Letter To a Christian Nation is timely in regards to the Texas debacle, but a recent article, from an unlikely source and author, works as a terrific companion to Harris' work. In the May 2010 issue of GQ, editor-in-chief Jim Nelson devotes his monthly letter to Dr. McLeroy and the Texas school board. Before I continue, I want to stress that I'm not assuming that Harris and Nelson share the same beliefs down the line. Nelson heavily advocates the separation of church and state and critiques McLeroy's creationist views. However, in his letter, he makes no assertions that he's an atheist. I'm linking the two writers on the basis of subject, not on the basis of personal beliefs.

(Jim Nelson, GQ Editor)

"Last year, [McLeroy] tried to get his creationist theories put into science books, based on his firm belief that God created the earth in six days, not that long ago--somewhere between 6,000 and 10,000 B.R. (Before Reagan). You can argue with this guy if you want, but you will be on the wrong side of history. He'll make sure of that.
So what's American history gonna look like? Whatever Dr. McLeroy and his devout following think it should look like. Which is to say, very Christian. In an interview with the Times, McLeroy summed up his view of history this way: 'There are two basic facts about man. He was created in the image of God, and he's fallen.'
Any questions (Nelson)?"

The difference between Harris and Nelson is obviously the tone--Nelson gets his points across directly and eloquently, but dashed with humor. These are serious issues--the Christian right believes that ancient doctrines are facts--, but like a lot of somber events in this country, sometimes it helps to sit back and laugh at the incredulous happens, even if the Texas school board's rulings will branch out to textbooks across the country (the state, being the largest buyer of schoolbooks, has the strongest say in what (and how) information is presented).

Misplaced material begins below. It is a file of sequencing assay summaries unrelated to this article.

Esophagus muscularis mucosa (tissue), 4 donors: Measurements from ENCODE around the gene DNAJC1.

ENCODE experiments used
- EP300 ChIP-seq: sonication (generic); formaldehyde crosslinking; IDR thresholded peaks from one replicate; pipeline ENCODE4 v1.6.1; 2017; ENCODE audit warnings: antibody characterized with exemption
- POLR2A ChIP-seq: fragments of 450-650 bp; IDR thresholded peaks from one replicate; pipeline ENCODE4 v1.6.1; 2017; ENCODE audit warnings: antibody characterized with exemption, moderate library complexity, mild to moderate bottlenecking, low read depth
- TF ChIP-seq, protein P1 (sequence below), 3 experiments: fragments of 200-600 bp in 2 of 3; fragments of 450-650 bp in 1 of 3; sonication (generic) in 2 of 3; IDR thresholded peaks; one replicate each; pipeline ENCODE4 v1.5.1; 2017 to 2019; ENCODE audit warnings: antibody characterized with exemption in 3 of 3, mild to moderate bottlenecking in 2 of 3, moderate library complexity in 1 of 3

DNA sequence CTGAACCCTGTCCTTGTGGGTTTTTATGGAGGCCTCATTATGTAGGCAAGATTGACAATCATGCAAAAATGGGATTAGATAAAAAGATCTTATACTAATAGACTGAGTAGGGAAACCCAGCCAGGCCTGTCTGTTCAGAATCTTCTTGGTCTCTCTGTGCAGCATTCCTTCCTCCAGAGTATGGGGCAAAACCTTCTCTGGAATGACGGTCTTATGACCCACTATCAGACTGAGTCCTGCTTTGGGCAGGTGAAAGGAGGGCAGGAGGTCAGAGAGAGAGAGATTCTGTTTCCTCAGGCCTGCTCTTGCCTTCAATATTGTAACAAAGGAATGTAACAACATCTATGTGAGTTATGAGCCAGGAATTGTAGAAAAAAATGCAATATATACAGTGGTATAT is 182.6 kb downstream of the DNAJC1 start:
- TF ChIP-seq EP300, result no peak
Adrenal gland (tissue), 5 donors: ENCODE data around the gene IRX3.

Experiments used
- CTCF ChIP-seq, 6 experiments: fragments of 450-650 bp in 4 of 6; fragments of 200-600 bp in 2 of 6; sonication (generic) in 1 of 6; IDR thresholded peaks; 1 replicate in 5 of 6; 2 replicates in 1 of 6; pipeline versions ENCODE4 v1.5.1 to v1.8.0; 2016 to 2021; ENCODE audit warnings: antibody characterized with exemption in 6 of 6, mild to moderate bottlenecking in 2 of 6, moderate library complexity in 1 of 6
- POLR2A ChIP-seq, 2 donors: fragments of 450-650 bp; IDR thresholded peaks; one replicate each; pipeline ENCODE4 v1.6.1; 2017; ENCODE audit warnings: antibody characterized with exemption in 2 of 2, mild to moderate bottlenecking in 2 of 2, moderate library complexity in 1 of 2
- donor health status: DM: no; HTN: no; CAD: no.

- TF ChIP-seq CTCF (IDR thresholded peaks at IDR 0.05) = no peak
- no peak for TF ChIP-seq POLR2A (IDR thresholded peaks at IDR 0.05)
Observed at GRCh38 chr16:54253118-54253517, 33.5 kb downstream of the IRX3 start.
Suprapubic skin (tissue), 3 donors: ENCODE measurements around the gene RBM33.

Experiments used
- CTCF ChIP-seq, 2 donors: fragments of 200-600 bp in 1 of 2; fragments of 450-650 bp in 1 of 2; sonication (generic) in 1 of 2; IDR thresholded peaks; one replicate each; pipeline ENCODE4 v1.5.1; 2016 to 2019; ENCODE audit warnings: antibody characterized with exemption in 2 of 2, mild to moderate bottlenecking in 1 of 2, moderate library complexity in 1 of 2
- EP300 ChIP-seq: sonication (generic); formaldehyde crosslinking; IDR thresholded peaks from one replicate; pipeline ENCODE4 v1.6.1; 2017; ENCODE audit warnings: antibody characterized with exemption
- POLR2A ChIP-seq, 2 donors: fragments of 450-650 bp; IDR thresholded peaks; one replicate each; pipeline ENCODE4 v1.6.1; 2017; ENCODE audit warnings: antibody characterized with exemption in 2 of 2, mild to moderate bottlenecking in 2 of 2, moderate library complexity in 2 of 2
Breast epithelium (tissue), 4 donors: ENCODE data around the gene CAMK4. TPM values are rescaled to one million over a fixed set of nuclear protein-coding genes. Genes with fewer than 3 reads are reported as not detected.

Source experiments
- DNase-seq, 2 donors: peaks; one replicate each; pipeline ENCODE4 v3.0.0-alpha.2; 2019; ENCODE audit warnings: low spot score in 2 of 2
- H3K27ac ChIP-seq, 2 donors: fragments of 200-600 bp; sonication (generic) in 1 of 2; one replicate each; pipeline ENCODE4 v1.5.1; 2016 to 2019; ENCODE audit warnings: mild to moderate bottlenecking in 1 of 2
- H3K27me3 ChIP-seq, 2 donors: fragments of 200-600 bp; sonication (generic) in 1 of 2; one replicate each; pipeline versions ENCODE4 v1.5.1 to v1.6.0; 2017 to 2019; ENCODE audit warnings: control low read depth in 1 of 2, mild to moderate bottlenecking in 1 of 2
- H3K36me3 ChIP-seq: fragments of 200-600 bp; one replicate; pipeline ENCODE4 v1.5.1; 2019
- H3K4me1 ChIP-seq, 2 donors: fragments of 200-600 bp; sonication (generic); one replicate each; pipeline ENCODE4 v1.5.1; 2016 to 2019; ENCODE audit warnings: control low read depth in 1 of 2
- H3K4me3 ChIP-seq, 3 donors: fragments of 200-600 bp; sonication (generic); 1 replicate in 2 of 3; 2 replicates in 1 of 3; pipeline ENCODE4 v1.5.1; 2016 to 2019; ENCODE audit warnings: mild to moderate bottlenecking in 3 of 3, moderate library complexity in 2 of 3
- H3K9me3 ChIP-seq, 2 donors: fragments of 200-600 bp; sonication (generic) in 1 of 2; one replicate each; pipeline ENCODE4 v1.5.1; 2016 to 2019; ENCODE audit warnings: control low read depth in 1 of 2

"And poor Jefferson? The school board doesn't much like him. He loved his country, but apparently he didn't love God enough. Old Commie Jefferson got written out of study of the great Enlightenment philosophers, because, well, he argued for the separation of church and state, and according to the new dental view of history, that wasn't very American of him (Nelson)."

Another angle is that the debate is an insult to intelligence as well as secularism. Scienctific discoveries are still being questioned in the face of religious dogma. Throughout history, science has had its share of missteps (phrenology, scientists associated with Big Tobacco), but to disclaim evolution and world history, and by extension using the same principles as the foundation for education, is as big a travesty. During the 2008 Presidential race, John McCain was criticized for stating that the United States is a Christian nation. Sadly, he was right. Religion and science aside, it's still shocking that intellectualism is often viewed as a problem instead of a solution. I'll close with Nelson's closing statement, which sums up an opinion that should be the norm in the United States, but will probably never be in some areas.

"No thanks. I'll stick with the eggheads and Enlighteners of the world. In fact, I wish they'd get more riled up--that the smarty-pants and Darwinian geeks and wise separators of church and state would rise up in Texas and take control of history. Jam it down their throats!"

Works Cited:

Harris, Sam. Letter To a Christian Nation. Copyright 2008 by Sam Harris.

Nelson, Jim. "No President Left Behind." GQ Magazine. May 2010.